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The Changing Practice of Law

By Jim Calloway

There are rapidly occurring changes in the practice of law. Some of these are part of general changes happening in society and the business world, others are specific to lawyers. I’m certain the reaction of some lawyers reading about law office technology in this issue of the Oklahoma Bar Journal would be to look back fondly on the day when a good legal assistant, a telephone line and an IBM Selectric typewriter set the standard for law office management and technology.

The impact of technology on the practice of law cannot be denied. I can confidently make the prediction that technology changes are going to have a greater impact for lawyers in the future than the changes that have happened so far.
 
In his column for this Oklahoma Bar Journal, OBA Executive Director John M. Williams reminds us of the day not long ago when lawyers received an advance paper copy of a court opinion in the mail, often more than a week after the opinion was issued. At that time, the practice was state-of-the-art in legal information delivery. Using our Oklahoma Supreme Court’s website, OSCN.net, or another resource to read a court opinion immediately after it is issued is so commonplace today that we don’t even consider what a remarkable advance it is.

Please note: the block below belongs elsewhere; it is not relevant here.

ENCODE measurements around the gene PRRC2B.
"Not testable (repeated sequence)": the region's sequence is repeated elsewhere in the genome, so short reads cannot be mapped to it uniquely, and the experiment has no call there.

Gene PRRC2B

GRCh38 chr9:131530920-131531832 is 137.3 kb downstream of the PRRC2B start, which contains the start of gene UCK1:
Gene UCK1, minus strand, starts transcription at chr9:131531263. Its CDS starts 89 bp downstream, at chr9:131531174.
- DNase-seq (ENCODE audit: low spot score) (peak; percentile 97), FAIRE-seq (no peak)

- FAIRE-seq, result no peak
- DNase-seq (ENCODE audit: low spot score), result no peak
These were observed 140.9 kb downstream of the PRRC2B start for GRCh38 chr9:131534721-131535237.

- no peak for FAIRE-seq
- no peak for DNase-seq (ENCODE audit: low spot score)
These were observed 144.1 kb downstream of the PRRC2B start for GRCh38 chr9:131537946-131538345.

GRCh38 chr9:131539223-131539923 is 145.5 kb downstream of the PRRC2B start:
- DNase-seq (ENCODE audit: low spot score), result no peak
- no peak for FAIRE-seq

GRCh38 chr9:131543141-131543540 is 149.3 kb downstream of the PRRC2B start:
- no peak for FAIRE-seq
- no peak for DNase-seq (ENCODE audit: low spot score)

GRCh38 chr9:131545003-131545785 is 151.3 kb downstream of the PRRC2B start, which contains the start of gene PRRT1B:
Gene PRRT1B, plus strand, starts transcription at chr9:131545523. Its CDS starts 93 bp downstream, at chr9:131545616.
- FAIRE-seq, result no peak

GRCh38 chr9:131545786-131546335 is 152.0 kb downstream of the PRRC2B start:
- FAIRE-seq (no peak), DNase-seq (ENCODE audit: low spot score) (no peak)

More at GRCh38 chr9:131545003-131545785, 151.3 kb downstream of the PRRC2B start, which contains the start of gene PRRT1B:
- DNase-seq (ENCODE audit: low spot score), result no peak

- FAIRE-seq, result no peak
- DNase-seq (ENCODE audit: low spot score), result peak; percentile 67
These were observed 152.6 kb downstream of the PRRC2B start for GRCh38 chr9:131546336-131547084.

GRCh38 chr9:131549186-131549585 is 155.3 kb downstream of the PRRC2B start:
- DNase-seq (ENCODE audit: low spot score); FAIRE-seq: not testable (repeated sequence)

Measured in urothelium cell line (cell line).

OBA Practice Management Advisor Darla Jackson discusses practice management software tools in her feature story. Many of us who advise law firms now deem these tools an essential in organizing the flow of information in a law office.

Let’s briefly cover some other changes and what they mean for practicing lawyers today. Some are technology driven, some are not.

LIMITED SCOPE SERVICES